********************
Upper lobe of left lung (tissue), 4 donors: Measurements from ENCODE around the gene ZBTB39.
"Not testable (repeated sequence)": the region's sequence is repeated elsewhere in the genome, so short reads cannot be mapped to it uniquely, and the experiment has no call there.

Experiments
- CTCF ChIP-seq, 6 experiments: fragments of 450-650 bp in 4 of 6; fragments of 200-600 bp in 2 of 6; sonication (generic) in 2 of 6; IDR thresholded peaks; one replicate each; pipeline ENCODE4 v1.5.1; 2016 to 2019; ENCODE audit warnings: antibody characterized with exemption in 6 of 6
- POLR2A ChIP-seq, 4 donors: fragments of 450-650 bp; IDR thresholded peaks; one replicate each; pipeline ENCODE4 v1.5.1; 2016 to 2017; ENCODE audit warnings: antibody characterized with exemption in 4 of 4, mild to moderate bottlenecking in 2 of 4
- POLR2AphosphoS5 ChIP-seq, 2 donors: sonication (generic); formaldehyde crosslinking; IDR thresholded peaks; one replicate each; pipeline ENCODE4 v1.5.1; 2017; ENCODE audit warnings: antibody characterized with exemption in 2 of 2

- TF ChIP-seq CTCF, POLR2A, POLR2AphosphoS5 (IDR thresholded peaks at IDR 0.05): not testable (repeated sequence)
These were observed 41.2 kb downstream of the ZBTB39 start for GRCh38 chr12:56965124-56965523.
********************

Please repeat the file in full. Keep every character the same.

Upper lobe of left lung (tissue), 4 donors: Measurements from ENCODE around the gene ZBTB39.
"Not testable (repeated sequence)": the region's sequence is repeated elsewhere in the genome, so short reads cannot be mapped to it uniquely, and the experiment has no call there.

Experiments
- CTCF ChIP-seq, 6 experiments: fragments of 450-650 bp in 4 of 6; fragments of 200-600 bp in 2 of 6; sonication (generic) in 2 of 6; IDR thresholded peaks; one replicate each; pipeline ENCODE4 v1.5.1; 2016 to 2019; ENCODE audit warnings: antibody characterized with exemption in 6 of 6
- POLR2A ChIP-seq, 4 donors: fragments of 450-650 bp; IDR thresholded peaks; one replicate each; pipeline ENCODE4 v1.5.1; 2016 to 2017; ENCODE audit warnings: antibody characterized with exemption in 4 of 4, mild to moderate bottlenecking in 2 of 4
- POLR2AphosphoS5 ChIP-seq, 2 donors: sonication (generic); formaldehyde crosslinking; IDR thresholded peaks; one replicate each; pipeline ENCODE4 v1.5.1; 2017; ENCODE audit warnings: antibody characterized with exemption in 2 of 2

- TF ChIP-seq CTCF, POLR2A, POLR2AphosphoS5 (IDR thresholded peaks at IDR 0.05): not testable (repeated sequence)
These were observed 41.2 kb downstream of the ZBTB39 start for GRCh38 chr12:56965124-56965523.